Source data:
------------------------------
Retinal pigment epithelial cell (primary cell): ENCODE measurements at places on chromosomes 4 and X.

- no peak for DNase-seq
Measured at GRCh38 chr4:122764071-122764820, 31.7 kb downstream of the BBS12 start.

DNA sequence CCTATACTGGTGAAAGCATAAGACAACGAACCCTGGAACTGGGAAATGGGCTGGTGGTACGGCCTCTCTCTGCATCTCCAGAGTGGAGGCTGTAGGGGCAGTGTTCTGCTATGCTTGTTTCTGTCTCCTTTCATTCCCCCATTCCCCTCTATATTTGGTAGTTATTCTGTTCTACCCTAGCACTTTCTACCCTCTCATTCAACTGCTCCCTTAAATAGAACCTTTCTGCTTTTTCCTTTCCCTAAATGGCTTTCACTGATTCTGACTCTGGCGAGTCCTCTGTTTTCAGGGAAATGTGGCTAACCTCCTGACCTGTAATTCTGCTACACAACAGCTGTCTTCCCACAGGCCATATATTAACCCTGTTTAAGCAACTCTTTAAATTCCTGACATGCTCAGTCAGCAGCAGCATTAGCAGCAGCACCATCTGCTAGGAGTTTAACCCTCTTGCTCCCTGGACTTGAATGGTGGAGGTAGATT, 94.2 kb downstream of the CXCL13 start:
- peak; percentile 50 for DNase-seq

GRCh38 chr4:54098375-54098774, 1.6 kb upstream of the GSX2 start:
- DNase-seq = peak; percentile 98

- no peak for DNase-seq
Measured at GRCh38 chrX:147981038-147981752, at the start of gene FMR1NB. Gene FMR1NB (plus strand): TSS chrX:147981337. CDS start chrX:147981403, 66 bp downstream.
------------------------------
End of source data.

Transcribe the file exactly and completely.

Retinal pigment epithelial cell (primary cell): ENCODE measurements at places on chromosomes 4 and X.

- no peak for DNase-seq
Measured at GRCh38 chr4:122764071-122764820, 31.7 kb downstream of the BBS12 start.

DNA sequence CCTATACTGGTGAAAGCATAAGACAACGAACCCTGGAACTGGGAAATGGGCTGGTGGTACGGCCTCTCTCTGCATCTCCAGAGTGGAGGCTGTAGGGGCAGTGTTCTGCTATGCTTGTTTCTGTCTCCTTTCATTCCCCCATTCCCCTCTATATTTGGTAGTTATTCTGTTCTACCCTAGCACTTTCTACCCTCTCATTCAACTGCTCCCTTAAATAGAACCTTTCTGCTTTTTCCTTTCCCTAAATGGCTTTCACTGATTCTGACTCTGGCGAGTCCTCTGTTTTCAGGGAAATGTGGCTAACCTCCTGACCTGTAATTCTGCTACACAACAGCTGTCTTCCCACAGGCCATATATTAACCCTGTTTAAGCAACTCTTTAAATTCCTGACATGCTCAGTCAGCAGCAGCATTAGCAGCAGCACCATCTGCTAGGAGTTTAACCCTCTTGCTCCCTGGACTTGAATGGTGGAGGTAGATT, 94.2 kb downstream of the CXCL13 start:
- peak; percentile 50 for DNase-seq

GRCh38 chr4:54098375-54098774, 1.6 kb upstream of the GSX2 start:
- DNase-seq = peak; percentile 98

- no peak for DNase-seq
Measured at GRCh38 chrX:147981038-147981752, at the start of gene FMR1NB. Gene FMR1NB (plus strand): TSS chrX:147981337. CDS start chrX:147981403, 66 bp downstream.